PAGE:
In what appeared to be a response to these comments, Tan wrote in a recent Weibo post: “It’s not courage. It’s just a sense of responsibility.”
A traditional society
Equality says that between 2016 and 2019 at least three women died of domestic violence every five days in China, the latest grim statistic in what has been a festering issue.
Authorities have tried to address it, introducing an anti-domestic violence law in 2016 that allows victims to obtain protection orders. Since then police stopped or prevented more than six million incidents of domestic violence according to Asia Foundation, in an indication of how widespread the problem has become.
On the surface the law appeared to work: state media reported that domestic violence complaints to the Communist Party-linked All-China Women’s Federation had gone down 8.4% in 2019 compared to the previous year, and Equality’s media monitoring found that news outlets reported less domestic violence cases that result in deaths than three to five years ago.
But China does not release official statistics on domestic violence, and activists say that many domestic violence cases still go unreported.
At the heart of the issue is that China remains a deeply traditional society where family harmony is still prized and prioritised, which some say makes it difficult for domestic violence victims to leave or speak out.
This has shaped its laws: critics for instance point to how the anti-domestic violence law favours mediation which they say can end up silencing victims. And earlier this year, China introduced a new 30-day “cool-off” period before couples are granted a divorce, sparking concern that victims of domestic abuse could be coerced during that period to reconsider.
Like many places around the world, lockdowns and quarantine measures as a result of Covid-19 have sparked a surge in reports of domestic violence in China this year.
Lu Pin believes this is also due to an increase in awareness. “I personally think there is more exposure because people are paying more attention to the issue now,” she tells the BBC.
“More victims are speaking up and getting more support from the public, but they have also been attacked and smeared a lot. At this stage… [people are just] beginning to realise its a problem, so the debate is fierce.”
According to Feng Yuan, what really sparked this rise in awareness was the arrival of the MeToo movement in China in 2018, which prompted a string of allegations involving people across different institutions and parts of society, from temples and universities to television talk shows.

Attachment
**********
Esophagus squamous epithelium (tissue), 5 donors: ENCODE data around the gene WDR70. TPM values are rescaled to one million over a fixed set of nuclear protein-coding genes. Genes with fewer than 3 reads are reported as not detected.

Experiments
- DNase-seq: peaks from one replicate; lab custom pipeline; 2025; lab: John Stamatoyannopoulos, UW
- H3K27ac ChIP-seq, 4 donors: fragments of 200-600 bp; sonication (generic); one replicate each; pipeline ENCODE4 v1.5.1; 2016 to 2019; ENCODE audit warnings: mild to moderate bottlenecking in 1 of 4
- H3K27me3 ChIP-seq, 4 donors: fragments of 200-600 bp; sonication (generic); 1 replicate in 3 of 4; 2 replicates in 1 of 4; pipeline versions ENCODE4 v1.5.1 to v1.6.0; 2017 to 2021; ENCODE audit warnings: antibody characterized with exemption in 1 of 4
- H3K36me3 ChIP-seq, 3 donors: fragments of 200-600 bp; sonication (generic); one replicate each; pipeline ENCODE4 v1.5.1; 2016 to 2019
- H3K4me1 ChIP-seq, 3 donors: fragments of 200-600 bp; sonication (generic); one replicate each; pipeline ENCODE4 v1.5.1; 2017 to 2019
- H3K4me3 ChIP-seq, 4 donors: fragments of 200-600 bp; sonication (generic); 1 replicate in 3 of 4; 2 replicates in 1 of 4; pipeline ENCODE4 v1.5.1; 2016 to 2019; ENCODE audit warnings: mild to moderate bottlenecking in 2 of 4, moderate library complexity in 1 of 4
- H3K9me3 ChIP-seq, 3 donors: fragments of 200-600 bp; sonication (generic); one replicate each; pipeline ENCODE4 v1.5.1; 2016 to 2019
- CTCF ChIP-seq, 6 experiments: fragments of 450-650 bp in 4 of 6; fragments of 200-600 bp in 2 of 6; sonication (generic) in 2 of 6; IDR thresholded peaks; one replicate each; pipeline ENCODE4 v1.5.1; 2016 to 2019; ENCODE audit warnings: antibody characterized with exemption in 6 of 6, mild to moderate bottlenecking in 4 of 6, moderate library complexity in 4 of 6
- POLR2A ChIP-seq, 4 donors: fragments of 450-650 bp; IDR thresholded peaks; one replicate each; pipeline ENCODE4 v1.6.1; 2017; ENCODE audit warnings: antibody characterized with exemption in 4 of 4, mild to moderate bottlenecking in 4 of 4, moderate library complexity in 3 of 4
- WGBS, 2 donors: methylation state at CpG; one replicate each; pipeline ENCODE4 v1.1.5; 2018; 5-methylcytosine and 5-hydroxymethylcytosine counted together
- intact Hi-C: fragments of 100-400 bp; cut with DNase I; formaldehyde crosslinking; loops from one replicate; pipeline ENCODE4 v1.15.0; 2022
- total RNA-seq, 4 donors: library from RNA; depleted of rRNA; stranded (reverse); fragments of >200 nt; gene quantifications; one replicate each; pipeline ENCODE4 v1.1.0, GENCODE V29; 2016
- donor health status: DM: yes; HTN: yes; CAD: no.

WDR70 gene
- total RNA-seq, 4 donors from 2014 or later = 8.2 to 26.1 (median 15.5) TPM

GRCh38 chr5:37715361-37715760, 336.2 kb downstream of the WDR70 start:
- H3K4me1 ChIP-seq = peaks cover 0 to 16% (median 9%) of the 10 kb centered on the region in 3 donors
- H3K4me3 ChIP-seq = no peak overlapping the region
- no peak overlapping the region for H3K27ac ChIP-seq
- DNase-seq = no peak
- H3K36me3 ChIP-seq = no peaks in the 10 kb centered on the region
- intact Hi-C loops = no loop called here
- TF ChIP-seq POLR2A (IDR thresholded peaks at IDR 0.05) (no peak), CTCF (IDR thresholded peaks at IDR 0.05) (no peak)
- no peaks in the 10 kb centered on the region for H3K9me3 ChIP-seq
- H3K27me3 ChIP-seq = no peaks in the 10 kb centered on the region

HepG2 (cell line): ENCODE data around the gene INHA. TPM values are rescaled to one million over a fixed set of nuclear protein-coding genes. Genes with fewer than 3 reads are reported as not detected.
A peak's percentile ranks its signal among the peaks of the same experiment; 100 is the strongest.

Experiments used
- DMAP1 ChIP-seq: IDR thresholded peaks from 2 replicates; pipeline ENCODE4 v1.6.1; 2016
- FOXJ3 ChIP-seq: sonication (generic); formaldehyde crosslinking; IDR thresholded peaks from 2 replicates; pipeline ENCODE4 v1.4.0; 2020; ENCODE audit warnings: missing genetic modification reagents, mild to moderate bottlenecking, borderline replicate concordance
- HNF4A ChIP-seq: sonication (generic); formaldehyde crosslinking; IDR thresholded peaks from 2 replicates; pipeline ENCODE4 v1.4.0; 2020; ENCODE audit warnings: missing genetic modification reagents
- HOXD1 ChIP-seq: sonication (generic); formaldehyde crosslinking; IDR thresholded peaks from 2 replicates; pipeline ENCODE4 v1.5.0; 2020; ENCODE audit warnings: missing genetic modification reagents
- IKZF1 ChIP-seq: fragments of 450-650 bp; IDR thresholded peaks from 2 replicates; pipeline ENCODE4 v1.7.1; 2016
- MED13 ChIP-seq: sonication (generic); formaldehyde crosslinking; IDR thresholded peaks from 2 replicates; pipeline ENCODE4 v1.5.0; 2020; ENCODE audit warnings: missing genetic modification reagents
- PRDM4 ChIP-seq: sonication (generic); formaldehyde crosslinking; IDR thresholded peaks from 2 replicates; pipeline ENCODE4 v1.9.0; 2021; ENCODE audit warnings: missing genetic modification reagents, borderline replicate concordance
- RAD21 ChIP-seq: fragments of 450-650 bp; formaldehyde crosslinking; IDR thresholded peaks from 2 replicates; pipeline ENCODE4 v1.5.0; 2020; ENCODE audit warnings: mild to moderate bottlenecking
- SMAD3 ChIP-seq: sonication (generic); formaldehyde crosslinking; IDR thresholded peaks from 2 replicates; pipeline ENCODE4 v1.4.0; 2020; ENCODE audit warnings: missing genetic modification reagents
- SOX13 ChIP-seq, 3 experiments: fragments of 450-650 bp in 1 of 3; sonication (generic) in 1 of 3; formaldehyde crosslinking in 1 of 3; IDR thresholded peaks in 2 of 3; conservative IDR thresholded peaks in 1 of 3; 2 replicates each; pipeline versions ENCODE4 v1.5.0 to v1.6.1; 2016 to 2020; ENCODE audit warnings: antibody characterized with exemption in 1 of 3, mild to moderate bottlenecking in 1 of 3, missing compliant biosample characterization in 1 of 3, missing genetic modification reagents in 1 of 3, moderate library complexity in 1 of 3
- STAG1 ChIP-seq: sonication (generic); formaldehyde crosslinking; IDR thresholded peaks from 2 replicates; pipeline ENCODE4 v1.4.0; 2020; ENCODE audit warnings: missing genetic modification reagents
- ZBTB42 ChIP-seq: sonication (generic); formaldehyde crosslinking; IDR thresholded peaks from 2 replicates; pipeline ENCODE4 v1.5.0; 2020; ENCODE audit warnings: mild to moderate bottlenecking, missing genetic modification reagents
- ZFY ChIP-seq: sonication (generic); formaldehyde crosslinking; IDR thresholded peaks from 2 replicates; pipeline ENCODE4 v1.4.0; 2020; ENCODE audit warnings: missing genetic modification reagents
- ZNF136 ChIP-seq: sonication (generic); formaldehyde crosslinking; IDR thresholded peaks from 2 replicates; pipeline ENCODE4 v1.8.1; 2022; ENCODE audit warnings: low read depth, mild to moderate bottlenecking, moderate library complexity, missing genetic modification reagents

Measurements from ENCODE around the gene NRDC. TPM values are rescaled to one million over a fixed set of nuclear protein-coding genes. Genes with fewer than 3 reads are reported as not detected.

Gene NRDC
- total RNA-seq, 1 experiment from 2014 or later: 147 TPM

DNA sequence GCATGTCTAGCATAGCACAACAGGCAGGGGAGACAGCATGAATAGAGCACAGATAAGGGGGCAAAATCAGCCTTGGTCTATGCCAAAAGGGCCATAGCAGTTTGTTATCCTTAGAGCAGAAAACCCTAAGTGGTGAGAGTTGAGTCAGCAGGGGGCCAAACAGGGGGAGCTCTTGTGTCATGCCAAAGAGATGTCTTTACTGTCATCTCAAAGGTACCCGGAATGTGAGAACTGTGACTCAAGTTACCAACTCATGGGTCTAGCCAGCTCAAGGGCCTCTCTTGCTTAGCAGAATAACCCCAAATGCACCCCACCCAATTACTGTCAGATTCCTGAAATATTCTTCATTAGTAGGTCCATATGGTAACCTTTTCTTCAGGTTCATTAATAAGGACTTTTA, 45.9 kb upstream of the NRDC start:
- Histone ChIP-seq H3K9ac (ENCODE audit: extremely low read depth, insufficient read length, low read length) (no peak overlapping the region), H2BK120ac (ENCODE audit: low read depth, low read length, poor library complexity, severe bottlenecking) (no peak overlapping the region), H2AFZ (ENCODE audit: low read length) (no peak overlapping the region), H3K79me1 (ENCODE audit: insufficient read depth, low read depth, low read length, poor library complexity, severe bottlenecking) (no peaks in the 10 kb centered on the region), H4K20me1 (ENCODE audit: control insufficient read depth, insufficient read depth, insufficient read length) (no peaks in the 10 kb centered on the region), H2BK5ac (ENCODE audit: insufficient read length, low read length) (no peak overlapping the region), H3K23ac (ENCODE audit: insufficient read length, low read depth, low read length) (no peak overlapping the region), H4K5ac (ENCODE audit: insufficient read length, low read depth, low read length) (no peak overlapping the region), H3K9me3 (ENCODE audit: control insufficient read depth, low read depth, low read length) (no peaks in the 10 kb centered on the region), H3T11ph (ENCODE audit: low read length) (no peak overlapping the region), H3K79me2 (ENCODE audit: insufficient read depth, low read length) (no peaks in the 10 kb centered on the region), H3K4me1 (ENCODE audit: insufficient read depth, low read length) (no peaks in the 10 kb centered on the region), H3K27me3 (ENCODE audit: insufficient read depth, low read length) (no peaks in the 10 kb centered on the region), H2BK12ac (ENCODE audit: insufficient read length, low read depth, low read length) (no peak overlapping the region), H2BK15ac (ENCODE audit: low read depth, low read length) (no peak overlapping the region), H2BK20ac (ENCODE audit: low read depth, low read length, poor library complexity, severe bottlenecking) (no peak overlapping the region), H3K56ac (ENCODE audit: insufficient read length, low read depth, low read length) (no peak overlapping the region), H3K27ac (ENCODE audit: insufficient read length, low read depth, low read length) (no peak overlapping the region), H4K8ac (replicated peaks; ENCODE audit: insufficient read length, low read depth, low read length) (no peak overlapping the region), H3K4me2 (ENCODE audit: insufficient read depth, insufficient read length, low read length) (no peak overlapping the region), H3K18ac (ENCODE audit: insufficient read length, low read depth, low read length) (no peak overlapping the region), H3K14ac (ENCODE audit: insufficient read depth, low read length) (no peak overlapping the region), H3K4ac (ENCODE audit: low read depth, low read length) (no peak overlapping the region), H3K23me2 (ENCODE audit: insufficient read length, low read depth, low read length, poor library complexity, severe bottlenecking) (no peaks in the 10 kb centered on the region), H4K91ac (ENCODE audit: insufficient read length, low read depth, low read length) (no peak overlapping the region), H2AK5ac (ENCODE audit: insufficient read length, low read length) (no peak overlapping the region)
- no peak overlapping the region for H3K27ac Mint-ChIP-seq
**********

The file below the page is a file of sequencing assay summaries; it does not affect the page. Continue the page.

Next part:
Feng Yuan says this “collective interest” in the topic banded people together, and thrust cases that might have once slipped through the cracks into national prominence, online and across media outlets.
The increase of foreign reporting on such cases – such as a prominent one of an intern who sued her boss – has also further cemented the topic as one of interest in China.
Domestic violence aside, critics also highlight that the song is rare in calling out China’s patriarchal values.
“This is actually a feminist song and feminism is a very rare song theme in China in the mainstream music scene. There are actually many songs that go against feminism,” says Lu Pin.
“Chinese celebrities and entertainment works rarely criticise social reality, let alone adopt such a sharp and fierce attitude. Tan is bold.”
It is not common for celebrities in China to speak up, with authorities often censoring subjects deemed sensitive. Tan herself has not spoken publicly or given any interviews since the song went viral, and has not responded to a BBC request for an interview.
Many online have voiced their concern for Tan, expressing worry that her song could be censored eventually. But how likely is this?
“This is hard to say. No one knows exactly where the red line is,” says Lu Pin.
“[But] what’s important to me is that the song is there right now. It’s a sign indicating that women’s rights have been powerfully amplified and caused debate on a broader level.
“This is the new start of progress of our society.”